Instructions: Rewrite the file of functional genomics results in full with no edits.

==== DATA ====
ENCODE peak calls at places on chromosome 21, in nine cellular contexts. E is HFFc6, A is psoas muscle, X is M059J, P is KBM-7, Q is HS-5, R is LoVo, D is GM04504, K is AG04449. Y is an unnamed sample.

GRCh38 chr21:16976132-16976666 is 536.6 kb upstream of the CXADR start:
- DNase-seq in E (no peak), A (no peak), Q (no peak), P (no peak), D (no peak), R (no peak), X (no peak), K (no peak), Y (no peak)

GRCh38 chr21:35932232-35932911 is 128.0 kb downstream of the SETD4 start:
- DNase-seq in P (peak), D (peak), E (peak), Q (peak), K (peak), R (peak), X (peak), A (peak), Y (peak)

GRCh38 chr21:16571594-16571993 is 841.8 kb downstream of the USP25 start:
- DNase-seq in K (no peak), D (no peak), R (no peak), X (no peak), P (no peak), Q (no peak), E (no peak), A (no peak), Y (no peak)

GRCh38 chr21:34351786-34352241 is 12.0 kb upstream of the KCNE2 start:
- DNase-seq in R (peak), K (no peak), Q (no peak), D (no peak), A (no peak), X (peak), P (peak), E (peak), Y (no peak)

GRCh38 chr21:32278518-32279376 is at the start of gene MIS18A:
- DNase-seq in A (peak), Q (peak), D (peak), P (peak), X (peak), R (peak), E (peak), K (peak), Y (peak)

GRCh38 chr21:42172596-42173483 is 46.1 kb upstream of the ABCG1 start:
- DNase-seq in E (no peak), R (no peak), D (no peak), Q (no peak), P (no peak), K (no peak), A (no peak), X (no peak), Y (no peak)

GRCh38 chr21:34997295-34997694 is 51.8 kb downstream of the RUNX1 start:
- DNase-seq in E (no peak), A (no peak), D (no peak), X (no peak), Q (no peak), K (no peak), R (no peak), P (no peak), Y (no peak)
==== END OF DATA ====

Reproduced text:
ENCODE peak calls at places on chromosome 21, in nine cellular contexts. E is HFFc6, A is psoas muscle, X is M059J, P is KBM-7, Q is HS-5, R is LoVo, D is GM04504, K is AG04449. Y is an unnamed sample.

GRCh38 chr21:16976132-16976666 is 536.6 kb upstream of the CXADR start:
- DNase-seq in E (no peak), A (no peak), Q (no peak), P (no peak), D (no peak), R (no peak), X (no peak), K (no peak), Y (no peak)

GRCh38 chr21:35932232-35932911 is 128.0 kb downstream of the SETD4 start:
- DNase-seq in P (peak), D (peak), E (peak), Q (peak), K (peak), R (peak), X (peak), A (peak), Y (peak)

GRCh38 chr21:16571594-16571993 is 841.8 kb downstream of the USP25 start:
- DNase-seq in K (no peak), D (no peak), R (no peak), X (no peak), P (no peak), Q (no peak), E (no peak), A (no peak), Y (no peak)

GRCh38 chr21:34351786-34352241 is 12.0 kb upstream of the KCNE2 start:
- DNase-seq in R (peak), K (no peak), Q (no peak), D (no peak), A (no peak), X (peak), P (peak), E (peak), Y (no peak)

GRCh38 chr21:32278518-32279376 is at the start of gene MIS18A:
- DNase-seq in A (peak), Q (peak), D (peak), P (peak), X (peak), R (peak), E (peak), K (peak), Y (peak)

GRCh38 chr21:42172596-42173483 is 46.1 kb upstream of the ABCG1 start:
- DNase-seq in E (no peak), R (no peak), D (no peak), Q (no peak), P (no peak), K (no peak), A (no peak), X (no peak), Y (no peak)

GRCh38 chr21:34997295-34997694 is 51.8 kb downstream of the RUNX1 start:
- DNase-seq in E (no peak), A (no peak), D (no peak), X (no peak), Q (no peak), K (no peak), R (no peak), P (no peak), Y (no peak)